Tripura’s Royal Manikya Dynasty still holds charm for people!

Tripura’s Royal Manikya Dynasty still holds charm for people!

By Tapas Dey | February 16, 2018

The people of Tripura were possibly in a state of pleasant surprise as they had heard the prime minister Narendra Modi sing eulogies to the state’s last monarch Maharaja Bir Bikram Kishore Manikya.

– ” The late Maharaja had done so much for the state and its people by trying to spread education , by designing the city of Agartala by contributing so much to other sectors of life and society but his name is being sought to be erased from memory ; we will not let this happen“, the prime minister had thundered in a huge rally at Sonamura on February 8. It is no wonder because the Marxists the world over believe that history began only with the publication of ‘Communist Manifesto’ in 1848 but what really was a matter of amazement was that the prime minister had done so much facts and figures researched before arriving to address a massive gathering in remote Tripura.

But the statement was correct to the letter- Modi had got his history right. Princely Tripura’s last monarch had initiated his royal domain into the modern era on the strength of his vast experience of tours in Europe and America where he had met and come in touch with so many stalwarts, Hitler, Mussolini, Churchill and Roosevelt. What is not remembered or read  are also the facts that Bir Bikram had a constitution for his princely state authored by a body of scholars and tried to implement this, possibly sensing in right time which way the wind of democracy was blowing. A cruel irony of history is that he breathed his last prematurely at the relatively young age of 39 on May 17 1947, within nineteen days after issuing a royal edict declaring princely Tripura’s merger with the Indian union on April 28.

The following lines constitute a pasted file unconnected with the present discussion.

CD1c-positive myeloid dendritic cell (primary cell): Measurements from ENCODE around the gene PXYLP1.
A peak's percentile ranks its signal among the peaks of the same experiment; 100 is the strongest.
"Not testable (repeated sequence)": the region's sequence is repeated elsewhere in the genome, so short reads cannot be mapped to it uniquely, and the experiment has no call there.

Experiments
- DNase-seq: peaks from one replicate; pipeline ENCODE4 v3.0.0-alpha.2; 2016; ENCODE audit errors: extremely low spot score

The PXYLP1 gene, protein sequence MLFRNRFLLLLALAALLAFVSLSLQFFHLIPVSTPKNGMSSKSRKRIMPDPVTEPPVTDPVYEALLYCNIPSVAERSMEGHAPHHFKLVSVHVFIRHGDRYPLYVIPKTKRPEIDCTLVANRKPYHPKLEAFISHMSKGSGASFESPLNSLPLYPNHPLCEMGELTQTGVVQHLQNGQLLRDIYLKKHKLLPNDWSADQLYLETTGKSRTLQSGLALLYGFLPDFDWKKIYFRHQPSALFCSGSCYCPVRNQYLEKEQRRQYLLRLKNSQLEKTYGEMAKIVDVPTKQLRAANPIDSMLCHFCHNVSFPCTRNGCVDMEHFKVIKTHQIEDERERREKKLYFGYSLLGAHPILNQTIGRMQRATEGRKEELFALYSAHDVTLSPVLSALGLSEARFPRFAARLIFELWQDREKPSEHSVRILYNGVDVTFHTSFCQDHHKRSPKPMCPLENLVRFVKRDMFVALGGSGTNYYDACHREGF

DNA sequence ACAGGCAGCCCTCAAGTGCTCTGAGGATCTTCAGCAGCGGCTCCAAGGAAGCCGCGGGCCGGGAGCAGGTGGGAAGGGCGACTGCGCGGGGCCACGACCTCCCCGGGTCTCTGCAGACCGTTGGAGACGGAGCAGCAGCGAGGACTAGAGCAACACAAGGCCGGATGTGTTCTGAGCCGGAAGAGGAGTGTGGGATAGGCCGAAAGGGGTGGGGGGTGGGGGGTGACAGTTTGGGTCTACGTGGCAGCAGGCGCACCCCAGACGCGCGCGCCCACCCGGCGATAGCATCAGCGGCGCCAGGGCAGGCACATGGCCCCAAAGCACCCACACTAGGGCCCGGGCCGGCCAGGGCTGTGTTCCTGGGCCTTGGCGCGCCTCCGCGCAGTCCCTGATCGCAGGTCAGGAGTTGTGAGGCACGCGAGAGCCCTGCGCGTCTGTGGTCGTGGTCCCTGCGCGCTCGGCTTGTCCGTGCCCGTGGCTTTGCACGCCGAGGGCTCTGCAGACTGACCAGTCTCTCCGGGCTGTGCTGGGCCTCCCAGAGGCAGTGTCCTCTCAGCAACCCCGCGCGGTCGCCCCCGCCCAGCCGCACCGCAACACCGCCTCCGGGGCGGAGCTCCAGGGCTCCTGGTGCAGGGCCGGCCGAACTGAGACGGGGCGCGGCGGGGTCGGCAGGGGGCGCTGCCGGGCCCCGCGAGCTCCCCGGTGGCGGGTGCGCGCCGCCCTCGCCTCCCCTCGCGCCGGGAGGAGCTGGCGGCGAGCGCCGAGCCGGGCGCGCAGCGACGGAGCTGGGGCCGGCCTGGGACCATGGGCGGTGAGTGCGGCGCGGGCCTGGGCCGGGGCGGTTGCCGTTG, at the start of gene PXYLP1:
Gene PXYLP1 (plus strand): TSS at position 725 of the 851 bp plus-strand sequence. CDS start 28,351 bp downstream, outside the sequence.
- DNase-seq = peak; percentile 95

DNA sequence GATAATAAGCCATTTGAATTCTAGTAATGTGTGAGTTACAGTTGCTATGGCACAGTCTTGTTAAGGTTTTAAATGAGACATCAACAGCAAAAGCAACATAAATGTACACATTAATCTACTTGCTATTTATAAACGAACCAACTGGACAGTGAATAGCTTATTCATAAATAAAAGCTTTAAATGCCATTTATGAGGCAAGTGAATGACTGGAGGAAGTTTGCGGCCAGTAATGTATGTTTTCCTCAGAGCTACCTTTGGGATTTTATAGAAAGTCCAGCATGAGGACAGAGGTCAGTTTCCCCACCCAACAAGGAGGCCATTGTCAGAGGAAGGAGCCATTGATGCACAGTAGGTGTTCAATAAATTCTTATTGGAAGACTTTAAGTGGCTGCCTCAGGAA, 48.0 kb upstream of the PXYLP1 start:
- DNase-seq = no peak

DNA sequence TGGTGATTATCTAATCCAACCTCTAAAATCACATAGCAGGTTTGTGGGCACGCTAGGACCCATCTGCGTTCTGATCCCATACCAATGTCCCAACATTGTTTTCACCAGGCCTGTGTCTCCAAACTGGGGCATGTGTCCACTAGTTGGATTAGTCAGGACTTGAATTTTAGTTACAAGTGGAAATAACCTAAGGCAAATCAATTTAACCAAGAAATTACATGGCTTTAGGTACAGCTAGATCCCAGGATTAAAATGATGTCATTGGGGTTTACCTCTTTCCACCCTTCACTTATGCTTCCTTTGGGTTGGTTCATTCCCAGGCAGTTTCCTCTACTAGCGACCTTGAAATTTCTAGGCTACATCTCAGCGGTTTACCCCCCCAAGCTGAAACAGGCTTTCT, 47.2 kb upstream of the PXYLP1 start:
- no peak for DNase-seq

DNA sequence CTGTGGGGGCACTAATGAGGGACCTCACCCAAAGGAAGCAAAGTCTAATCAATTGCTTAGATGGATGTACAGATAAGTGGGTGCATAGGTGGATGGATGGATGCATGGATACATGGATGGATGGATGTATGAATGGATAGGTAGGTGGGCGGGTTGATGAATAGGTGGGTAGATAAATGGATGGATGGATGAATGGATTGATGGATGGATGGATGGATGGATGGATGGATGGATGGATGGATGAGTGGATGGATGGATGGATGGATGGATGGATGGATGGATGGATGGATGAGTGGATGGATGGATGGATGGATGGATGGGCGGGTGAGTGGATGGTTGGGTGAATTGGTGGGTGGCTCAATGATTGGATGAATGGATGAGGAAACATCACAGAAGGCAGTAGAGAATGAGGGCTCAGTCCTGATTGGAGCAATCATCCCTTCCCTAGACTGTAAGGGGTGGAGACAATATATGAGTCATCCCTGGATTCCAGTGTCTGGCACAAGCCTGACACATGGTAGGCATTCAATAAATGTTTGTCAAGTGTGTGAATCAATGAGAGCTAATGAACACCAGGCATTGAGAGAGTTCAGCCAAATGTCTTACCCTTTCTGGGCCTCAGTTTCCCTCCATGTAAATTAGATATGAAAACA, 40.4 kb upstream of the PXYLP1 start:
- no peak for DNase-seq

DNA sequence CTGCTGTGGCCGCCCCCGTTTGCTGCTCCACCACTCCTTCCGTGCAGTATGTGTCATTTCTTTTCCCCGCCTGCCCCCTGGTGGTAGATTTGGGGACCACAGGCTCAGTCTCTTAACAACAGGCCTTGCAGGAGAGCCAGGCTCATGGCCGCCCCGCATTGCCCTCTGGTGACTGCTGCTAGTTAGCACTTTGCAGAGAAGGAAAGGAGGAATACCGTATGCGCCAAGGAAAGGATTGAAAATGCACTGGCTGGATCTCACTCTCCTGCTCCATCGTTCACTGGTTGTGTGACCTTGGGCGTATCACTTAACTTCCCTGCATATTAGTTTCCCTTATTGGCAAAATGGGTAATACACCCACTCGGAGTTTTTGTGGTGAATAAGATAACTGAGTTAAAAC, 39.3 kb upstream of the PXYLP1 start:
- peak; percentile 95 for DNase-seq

The history of Tripura post-merger on October 15, 1949 was eventful as well as crisis ridden because the last coronated prince Kirit Bikram Kishore Manikya was a minor at the time of his illustrious father’s death. However, a duly constituted Regency Council headed by widowed Maharani Kanchanprabha  Devi smoothly steered the state into the Indian union. But the legacy remained alive . In the year 1967 ‘Maharaja’ Kirit Biram Kishore Manikya who had already joined Congress was put up as a candidate for the Lok Sabha election against the legendary tribal leader and subsequent chief minister Dasharath Deb and defeated him decisively . This was not the end , however, as ‘Maharaja’ Kirit Bikram Kishore Manikya defeated Dasharath Deb again in 1977 as Congress candidate amidst the nation-wide disaster suffered by the party that year. The last time the Maharaja had been elected to the Lok Sabha was in 1989 when despite his reluctance he had to fight on Congress ticket and won the East Tripura (ST) Lok Sabha seat.

At around the same time, Maharani Bibhu Kumari Devi, consort of Maharaja Kirit Bikram Kishore Manikya , had won successive elections to the state assembly in 1983 and 1988-in the second term she also became the revenue minister of the state. She had again come to the rescue of the party in 1991 by agreeing to contest the Lok Sabha polls of 1991 and by winning it. It is true that the Maharaja’s expiry in 2006 and advanced age and ailments of ‘Maharani’ Bibhu Kumari  Devi  have kept the royal family out of active politics but the royal scion Pradyot Bikram Kishore  continues to contribute to the party at the organizational level. It is a measure of the royal family’s stature and glorious legacy that even a prime minister in the year 2018-four years before the platinum jubilee of Indian independence-has to take the name of ‘Maharaja’ Bir Bikram Kishore Manikya , a giant who straddled this state like a gentle colossus, to garner support from the indigenous communities as well as from non-tribals. Marxists suffer from a strange malady of rewriting history and distorting it but they too have lessons to learn and a lot more to unlearn from the prime minister’s references to ‘Maharaja’ Bir Bikram Kishore Manikya.

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